In my telesales training workshops, we discuss that an effective, opening statement for prospecting should include five components.
1. A statement of the rep's full name
2. A statement of the rep's company name
3. The reasons for the call
4. The benefit the prospect/client might derive
5. A bridge to a question
These five parts create the standard by which the coach judges that portion of the call. Sales managers coach to these five parts and these five parts alone. Why? Because that is what the sales reps are taught in training. Coaching reinforces the skills (standards) that were taught.
These steps become the objective measure by which to monitor the call and provide feedback. If the telesales rep nails all five of these elements when being monitored, he or she is selling to-standard. That is, the rep is doing the right things. If he or she misses one of the elements, then the opening statement isn't to-standard, and coaching is required.
Here's another example. Again, in my sales training, there is a simple 3-step process for handling knee-jerk objections, such as "I'm in a meeting." The three steps are:
2. Ignore the objection.
3. Ask a question.
If you have a different way of handling this objection or a different way of opening a call, no problem; use it. The beauty of the standard is that it can be whatever you like, as long as it is clearly defined, taught, and supported. Assuming the telesales reps have been taught this process, you can coach to it until the reps have mastered it. If the reps don't empathize, or if they launch into a rebuttal rather than ask a question, you can provide feedback to help them remember and use the process. That's what coaching is.
To make coaching work, you need to define with precision those skills and techniques that you want your reps to use. If you do not do this, if your expectations are vague and unclear, your coaching will be subjective and inconsistent. Your reps will resist the coaching process if your feedback is based on a series of personal and ever-changing tips and tactics. So, if your feedback is not solidly grounded in a standard, your rep will be confused.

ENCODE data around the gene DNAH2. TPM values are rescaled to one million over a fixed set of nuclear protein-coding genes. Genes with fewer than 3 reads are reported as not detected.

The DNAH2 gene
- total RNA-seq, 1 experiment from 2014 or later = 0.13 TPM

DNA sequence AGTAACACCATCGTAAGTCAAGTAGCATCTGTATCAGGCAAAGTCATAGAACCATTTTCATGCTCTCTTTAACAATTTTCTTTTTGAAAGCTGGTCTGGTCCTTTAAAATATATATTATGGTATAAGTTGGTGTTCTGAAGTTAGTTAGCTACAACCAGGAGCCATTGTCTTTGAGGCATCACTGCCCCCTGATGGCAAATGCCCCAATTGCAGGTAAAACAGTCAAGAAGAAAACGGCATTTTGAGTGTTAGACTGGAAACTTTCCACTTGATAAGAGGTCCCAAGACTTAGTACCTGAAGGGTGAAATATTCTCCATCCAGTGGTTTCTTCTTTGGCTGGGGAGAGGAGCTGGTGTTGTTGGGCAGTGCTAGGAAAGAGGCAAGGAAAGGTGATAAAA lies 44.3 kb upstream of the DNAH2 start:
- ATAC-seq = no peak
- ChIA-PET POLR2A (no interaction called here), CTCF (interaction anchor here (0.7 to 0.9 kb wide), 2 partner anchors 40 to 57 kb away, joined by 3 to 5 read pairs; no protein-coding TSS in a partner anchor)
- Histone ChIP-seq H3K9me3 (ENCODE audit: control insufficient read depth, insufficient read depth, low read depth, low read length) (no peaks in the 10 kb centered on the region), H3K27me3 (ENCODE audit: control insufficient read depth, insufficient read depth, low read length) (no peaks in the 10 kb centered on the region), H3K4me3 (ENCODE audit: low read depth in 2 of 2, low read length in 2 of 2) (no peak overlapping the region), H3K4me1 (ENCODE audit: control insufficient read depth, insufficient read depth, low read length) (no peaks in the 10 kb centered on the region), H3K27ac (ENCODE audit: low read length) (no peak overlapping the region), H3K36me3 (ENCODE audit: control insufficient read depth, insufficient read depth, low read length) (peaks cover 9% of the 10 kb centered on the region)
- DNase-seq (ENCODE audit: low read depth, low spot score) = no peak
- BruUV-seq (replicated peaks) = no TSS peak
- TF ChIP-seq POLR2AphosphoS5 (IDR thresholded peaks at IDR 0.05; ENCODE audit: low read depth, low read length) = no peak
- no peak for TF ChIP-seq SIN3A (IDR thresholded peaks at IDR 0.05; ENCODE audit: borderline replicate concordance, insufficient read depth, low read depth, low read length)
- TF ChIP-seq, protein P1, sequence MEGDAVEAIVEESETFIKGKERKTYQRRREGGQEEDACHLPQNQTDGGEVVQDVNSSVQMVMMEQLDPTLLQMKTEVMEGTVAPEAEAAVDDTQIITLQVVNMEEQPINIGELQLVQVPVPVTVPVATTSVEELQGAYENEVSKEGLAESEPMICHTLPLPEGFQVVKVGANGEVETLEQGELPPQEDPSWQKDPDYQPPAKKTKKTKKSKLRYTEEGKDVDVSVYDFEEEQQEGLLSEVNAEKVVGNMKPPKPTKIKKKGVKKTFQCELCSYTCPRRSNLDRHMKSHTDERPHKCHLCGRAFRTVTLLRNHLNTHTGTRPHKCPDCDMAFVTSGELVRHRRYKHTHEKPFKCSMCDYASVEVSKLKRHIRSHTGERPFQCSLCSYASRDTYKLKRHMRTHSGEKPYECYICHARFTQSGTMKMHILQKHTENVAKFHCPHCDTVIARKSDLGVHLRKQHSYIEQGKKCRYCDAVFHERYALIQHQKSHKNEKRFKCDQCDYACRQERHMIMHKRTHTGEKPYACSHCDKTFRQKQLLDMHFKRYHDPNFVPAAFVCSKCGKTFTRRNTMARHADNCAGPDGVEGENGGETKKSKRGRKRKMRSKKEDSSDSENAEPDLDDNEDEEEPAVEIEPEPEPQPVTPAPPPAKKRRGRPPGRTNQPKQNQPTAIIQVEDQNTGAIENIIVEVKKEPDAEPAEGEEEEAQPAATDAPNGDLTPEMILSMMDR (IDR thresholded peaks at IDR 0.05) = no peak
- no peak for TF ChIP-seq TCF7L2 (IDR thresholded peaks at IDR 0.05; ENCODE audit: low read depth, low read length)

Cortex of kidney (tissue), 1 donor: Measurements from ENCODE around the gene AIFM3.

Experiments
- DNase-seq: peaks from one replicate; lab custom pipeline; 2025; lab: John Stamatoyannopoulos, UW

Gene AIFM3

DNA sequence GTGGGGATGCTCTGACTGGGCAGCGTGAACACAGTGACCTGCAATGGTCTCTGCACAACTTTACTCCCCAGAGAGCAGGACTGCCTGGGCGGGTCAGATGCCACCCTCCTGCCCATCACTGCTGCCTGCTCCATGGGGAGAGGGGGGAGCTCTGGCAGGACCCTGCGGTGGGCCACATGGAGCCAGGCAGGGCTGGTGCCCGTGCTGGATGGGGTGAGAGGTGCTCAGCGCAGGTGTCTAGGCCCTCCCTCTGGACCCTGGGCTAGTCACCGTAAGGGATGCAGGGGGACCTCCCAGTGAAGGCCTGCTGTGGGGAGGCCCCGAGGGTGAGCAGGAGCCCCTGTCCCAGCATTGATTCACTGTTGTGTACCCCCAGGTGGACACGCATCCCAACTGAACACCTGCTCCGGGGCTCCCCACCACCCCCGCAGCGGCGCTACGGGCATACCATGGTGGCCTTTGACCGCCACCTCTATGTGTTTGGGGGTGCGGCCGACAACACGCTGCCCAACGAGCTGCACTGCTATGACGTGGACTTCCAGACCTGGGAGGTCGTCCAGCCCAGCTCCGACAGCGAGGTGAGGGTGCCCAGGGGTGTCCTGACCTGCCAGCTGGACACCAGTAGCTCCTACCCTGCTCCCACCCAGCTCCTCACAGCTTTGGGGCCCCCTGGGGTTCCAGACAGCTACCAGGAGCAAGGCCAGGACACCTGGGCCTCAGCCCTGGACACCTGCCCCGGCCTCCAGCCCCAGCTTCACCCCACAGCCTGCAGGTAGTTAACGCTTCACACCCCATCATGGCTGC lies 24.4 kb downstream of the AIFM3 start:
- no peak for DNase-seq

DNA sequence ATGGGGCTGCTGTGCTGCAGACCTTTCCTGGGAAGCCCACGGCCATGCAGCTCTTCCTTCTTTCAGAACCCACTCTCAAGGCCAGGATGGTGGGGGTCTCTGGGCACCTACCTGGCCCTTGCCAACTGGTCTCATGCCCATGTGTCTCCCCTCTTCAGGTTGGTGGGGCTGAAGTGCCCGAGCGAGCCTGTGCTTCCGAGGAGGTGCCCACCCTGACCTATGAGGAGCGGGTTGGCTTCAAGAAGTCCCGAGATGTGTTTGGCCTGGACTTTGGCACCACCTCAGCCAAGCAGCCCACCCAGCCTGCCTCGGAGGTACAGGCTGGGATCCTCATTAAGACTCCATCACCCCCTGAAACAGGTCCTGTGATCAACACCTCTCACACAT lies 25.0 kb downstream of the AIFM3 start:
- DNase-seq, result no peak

What this really means is that you have your work cut out for you. You need to define your sales model, identify the standards, and break them down into steps. After you have taught them in a formal setting, you need to coach those standards diligently.
You know as well as I do that selling requires flexibility and that a standard cannot be set for every single situation. But large portions of your sales model can and should be defined because those parts will be used regularly and consistently. Some skills that can be standardized include:
Making an opening statement
Getting past gatekeepers and knee-jerk objections
Presenting an offer
Dealing with smokescreen objections
Asking key qualifying questions
Leaving a proper voice mail
Closing a sale
Up-selling and cross-selling
Asking for a referral
Monitoring is easy to grasp once you've got a standard.
Monitoring is the process of listening and observing a telesales rep's level of selling relative to a given standard.
As a sales manager, this means you must listen to live or recorded calls and determine if the skills and techniques used by the rep were to the standard taught in training. The point here is obvious; before you can provide any feedback, you need to hear (and sometimes observe) a series of calls.
How, when, and who you monitor will be discussed in later chapters, but for the moment, that's all there is to it.
Analyzing is defined as the process of determining if the telesales rep is performing to the established standards and what if any action is required based on the analysis.
So, if monitoring is the act of listening, then analyzing is the act of determining if the rep is actually using the skills and techniques (i.e., the standards) that were taught. Analyzing is thinking about what you have heard. During analysis, one of three outcomes will become evident.
1. The call or technique is to-standard. For example, you monitor your telesales rep, and the opening statement contains the five steps that were taught in training. You listen and hear that they were presented correctly. They were to the standard you set. Et voila! The opening is to-standard, so no feedback is necessary for that part of the call.